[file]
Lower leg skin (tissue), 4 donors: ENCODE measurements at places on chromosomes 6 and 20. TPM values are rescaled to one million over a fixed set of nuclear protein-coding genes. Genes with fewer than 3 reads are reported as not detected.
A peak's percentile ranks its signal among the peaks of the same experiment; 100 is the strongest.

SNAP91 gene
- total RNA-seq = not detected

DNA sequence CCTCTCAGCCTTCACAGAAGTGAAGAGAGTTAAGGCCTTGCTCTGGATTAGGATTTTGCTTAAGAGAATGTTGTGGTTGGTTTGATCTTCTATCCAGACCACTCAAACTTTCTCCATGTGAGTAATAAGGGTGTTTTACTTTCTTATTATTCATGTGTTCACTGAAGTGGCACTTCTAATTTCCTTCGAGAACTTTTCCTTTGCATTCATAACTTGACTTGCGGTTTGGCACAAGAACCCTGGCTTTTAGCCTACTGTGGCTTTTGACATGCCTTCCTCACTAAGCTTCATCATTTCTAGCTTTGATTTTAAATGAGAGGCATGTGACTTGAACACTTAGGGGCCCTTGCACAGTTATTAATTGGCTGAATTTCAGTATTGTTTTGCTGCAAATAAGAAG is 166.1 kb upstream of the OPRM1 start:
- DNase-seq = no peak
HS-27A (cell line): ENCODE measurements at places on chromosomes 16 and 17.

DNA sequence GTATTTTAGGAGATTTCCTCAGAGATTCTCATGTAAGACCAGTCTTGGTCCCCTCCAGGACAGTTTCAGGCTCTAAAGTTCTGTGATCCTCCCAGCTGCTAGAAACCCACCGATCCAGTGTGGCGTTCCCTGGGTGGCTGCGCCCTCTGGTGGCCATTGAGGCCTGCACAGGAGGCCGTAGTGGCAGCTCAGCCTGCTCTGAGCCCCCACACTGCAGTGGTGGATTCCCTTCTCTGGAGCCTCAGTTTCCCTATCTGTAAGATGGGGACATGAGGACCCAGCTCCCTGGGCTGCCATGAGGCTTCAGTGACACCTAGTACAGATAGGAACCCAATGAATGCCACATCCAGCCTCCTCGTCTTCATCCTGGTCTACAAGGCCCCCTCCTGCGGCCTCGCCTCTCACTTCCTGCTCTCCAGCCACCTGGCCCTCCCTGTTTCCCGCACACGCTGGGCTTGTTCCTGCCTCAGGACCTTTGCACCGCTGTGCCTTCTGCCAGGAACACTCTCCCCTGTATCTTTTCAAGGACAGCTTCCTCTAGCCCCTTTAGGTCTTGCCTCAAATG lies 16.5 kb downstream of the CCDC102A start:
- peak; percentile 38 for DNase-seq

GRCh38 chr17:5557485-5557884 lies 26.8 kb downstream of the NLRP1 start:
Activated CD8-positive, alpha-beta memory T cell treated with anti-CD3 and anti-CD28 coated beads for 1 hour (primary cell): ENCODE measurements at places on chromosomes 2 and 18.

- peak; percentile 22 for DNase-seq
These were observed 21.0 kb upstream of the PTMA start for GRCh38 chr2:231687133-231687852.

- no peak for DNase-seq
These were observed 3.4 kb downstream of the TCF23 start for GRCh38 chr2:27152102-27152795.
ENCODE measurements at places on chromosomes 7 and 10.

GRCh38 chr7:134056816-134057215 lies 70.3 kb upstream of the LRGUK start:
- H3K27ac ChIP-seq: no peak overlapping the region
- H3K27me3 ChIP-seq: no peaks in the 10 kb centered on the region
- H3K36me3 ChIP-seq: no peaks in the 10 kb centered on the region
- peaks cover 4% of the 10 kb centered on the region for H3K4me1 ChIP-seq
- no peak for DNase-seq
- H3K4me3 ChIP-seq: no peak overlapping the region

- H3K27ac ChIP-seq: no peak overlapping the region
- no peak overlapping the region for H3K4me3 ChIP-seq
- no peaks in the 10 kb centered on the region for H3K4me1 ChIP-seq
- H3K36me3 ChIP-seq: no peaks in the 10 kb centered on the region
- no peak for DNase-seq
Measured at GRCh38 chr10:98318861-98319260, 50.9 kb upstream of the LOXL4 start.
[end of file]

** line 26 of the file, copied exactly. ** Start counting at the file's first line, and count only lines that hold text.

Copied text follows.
- no peaks in the 10 kb centered on the region for H3K4me1 ChIP-seq